Joint media release: Three-and-a-half years in jail for wildlife criminal

22 May 2021

The Hon. Sussan Ley MP, Minister for the Environment
The Hon. Jason Wood MP, Assistant Minister for Customs, Community Safety and Multicultural Affairs


Criminal wildlife smugglers were given a clear warning this week after a Sydney court sentenced a 35-year-old Sydney man, Jie Chen, to three-and-a-half years in jail for attempting to export 23 native reptiles concealed in two packages to Hong Kong.

Minister for the Environment Sussan Ley said the sentencing of Chen follows an investigation by the Department of Agriculture, Water and Environment into a criminal syndicate smuggling Australian native wildlife.

“This week’s sentencing underlines the Australian Government’s determination to crack down on all illegal wildlife trade and sends a very clear message: that if you engage in wildlife smuggling then you are likely to find yourself in jail,” Minister Ley said.

“In a week when the Morrison Government delivered the new Threatened Species Strategy, we need to remember that would be criminals seeking to benefit from the export of our precious wildlife are also a huge threat to our biodiversity.

“This is a highly lucrative and inhumane trade, with very significant financial rewards and it needs to stop.”

An extensive and complex investigation undertaken by the Department’s Environmental Crime Investigators identified Chen, an aquarium retail business owner and licenced reptile keeper, who between July 2015 and May 2018 sourced reptiles from interstate, importing them from Queensland, Western Australia and South Australia to sell overseas.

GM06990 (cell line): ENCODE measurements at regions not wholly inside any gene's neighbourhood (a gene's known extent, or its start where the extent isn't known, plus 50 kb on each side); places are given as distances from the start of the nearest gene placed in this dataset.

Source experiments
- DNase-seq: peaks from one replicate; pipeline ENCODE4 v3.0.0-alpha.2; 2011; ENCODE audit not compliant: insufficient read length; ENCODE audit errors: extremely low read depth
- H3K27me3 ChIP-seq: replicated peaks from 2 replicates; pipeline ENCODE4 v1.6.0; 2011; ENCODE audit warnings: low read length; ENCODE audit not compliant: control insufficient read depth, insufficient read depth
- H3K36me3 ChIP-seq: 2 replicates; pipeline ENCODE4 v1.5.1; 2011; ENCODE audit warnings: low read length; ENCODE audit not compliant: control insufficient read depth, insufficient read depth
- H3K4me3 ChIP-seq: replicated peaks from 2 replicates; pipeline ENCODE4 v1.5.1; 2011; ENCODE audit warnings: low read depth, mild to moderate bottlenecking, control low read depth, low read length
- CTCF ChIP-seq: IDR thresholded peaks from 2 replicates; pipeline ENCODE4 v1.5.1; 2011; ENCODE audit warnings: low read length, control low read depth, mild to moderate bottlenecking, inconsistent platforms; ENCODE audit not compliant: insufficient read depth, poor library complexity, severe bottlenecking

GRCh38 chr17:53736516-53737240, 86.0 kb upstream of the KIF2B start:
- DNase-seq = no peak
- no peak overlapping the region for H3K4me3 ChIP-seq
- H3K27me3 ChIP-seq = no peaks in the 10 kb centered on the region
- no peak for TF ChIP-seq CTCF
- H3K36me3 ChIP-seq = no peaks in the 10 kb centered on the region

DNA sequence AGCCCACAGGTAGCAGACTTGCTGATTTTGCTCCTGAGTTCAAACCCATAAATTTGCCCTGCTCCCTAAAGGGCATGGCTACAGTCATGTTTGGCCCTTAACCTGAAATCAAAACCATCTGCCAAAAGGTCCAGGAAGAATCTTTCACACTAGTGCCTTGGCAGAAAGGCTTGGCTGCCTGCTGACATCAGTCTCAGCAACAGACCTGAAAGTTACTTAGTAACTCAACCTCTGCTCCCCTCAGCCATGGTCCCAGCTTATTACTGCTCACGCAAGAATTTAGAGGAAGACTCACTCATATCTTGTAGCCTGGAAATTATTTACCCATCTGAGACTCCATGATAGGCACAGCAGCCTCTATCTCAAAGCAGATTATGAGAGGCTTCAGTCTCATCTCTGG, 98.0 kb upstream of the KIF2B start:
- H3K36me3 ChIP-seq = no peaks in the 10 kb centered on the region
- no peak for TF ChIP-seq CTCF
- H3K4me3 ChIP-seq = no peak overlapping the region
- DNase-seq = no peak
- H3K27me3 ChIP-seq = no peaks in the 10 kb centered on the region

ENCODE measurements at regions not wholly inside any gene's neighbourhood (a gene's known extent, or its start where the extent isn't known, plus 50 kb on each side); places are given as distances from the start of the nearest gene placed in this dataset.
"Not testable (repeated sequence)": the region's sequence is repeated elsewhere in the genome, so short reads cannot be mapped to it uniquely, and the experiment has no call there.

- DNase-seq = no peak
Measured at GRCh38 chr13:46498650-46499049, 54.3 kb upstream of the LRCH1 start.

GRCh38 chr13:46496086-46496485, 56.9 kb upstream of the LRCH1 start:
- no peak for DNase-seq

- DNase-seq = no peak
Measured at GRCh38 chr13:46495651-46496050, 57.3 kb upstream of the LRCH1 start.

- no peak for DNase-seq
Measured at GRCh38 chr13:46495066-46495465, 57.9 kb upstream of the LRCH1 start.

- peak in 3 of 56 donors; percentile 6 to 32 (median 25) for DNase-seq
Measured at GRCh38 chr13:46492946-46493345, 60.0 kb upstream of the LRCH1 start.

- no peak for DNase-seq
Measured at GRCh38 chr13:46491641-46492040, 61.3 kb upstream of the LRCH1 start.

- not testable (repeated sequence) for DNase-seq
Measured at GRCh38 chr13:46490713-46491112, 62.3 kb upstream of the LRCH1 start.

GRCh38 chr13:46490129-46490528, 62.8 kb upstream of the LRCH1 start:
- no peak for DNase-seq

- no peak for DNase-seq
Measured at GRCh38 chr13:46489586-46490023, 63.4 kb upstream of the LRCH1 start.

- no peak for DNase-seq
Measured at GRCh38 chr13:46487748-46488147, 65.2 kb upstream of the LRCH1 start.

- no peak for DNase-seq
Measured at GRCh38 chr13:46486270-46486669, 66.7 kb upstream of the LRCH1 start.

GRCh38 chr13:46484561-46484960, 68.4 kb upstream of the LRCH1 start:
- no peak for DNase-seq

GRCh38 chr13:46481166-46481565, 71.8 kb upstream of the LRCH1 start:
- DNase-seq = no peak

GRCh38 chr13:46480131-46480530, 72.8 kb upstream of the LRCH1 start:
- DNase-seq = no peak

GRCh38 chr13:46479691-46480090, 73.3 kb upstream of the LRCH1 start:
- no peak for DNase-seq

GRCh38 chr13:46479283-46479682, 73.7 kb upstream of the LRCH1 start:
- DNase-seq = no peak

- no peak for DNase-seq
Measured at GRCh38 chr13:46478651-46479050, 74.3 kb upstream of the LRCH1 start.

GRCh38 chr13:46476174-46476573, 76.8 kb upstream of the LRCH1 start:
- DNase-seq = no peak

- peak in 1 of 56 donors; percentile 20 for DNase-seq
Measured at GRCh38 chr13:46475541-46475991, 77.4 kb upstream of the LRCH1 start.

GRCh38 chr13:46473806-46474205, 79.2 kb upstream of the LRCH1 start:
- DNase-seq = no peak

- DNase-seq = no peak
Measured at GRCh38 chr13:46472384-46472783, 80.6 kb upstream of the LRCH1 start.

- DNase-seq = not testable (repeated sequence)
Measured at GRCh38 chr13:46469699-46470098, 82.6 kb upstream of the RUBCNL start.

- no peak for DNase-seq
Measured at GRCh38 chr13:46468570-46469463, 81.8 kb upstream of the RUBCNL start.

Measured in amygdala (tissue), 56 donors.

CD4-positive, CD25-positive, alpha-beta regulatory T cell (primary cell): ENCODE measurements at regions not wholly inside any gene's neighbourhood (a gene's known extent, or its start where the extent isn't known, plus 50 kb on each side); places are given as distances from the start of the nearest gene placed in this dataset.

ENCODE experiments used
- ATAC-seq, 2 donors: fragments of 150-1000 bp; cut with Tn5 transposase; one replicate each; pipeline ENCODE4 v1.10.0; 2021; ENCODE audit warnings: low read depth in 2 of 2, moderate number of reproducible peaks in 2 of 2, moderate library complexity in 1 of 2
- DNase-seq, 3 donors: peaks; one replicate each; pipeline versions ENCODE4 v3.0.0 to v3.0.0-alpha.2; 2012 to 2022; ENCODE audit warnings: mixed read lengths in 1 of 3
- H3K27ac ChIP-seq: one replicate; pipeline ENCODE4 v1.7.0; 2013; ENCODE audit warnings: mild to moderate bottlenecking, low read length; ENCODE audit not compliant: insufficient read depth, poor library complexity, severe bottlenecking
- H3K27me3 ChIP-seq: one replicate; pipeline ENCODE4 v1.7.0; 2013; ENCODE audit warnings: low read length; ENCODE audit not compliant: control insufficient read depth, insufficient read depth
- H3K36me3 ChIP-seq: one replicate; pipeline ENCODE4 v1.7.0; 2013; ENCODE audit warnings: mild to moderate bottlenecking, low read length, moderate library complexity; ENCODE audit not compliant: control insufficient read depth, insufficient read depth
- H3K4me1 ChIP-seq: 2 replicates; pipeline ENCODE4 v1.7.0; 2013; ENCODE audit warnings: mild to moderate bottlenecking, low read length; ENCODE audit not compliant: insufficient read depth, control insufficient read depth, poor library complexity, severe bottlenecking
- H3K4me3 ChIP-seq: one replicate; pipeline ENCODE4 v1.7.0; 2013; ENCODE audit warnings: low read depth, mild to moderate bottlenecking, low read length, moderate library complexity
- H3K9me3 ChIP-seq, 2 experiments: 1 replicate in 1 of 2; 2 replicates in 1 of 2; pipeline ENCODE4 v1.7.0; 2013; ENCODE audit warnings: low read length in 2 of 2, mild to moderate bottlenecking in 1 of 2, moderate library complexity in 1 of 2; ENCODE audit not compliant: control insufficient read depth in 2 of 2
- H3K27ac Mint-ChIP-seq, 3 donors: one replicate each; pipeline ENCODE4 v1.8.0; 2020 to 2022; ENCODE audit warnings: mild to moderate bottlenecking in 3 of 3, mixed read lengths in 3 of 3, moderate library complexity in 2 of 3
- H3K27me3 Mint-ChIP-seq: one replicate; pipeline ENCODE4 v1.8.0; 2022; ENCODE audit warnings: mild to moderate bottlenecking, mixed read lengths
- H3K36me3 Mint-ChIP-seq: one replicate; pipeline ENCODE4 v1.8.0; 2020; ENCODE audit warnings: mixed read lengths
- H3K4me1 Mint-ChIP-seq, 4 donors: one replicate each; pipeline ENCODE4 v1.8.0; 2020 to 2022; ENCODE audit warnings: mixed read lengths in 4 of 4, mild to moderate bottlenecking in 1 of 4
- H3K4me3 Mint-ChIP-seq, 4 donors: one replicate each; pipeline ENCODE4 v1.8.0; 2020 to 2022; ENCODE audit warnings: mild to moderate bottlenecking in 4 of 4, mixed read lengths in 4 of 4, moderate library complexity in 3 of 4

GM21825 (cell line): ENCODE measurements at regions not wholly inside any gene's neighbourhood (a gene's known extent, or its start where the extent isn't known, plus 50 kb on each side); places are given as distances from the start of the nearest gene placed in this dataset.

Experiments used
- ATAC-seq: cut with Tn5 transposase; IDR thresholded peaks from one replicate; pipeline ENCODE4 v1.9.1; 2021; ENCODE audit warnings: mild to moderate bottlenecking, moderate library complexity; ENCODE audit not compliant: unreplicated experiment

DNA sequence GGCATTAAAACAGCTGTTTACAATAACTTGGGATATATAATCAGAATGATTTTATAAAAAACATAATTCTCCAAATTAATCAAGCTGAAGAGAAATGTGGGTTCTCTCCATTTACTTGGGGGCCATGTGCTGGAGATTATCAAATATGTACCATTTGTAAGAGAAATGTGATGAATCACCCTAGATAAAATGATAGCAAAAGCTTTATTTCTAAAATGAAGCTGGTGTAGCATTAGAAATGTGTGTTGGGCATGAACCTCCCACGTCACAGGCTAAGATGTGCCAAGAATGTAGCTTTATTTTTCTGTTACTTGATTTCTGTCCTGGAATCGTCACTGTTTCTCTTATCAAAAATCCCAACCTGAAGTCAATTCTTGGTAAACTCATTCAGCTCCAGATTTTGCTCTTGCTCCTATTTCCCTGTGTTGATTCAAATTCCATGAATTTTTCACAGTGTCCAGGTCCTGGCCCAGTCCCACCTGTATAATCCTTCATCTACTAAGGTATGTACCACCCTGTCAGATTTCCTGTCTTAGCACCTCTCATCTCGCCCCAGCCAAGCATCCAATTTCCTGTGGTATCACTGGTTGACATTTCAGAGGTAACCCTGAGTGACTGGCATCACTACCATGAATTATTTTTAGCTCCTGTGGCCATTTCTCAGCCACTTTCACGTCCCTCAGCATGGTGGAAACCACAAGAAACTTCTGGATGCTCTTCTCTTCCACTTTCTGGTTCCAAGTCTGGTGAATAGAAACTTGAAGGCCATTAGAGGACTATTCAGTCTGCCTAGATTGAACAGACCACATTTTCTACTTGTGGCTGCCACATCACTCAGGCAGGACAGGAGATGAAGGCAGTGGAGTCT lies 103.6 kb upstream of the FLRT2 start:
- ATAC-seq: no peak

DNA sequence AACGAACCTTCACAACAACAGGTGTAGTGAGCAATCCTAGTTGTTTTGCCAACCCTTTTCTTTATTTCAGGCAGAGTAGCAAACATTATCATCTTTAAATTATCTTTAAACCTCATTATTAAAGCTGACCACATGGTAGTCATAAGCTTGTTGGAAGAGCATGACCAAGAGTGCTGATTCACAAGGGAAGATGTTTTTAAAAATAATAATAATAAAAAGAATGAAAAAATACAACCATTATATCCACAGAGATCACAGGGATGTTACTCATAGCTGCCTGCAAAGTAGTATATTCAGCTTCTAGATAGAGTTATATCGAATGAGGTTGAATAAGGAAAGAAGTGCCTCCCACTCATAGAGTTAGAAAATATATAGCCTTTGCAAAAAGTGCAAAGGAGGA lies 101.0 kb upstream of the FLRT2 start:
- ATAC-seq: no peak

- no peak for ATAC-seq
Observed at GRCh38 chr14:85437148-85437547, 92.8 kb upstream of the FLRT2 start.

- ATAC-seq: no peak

Two packages were intercepted at the Sydney Gateway Facility by Australian Border Force Officers in May 2017 and July 2018, both destined for Hong Kong. 

Jie Chen was sentenced at Parramatta District Court to three-years and six months imprisonment, with a non-parole period of two-years and three months. 

Assistant Minister for Customs Jason Wood said wildlife crime is a global issue that is increasingly recognised as a specialised area of organised crime. 

“Australia has strong laws in place to regulate the possession of, and dealing in, wildlife,” Assistant Minister Wood said.

Under the Environment Protection and Biodiversity Conservation Act 1999 it is an offence to export native specimens without a permit. Each wildlife offence carries a maximum penalty of 10 years imprisonment or a $222,000 fine.

Anyone with information about trade in illegal wildlife or wildlife products is encouraged to contact investigations@environment.gov.au or 02 6274 1900.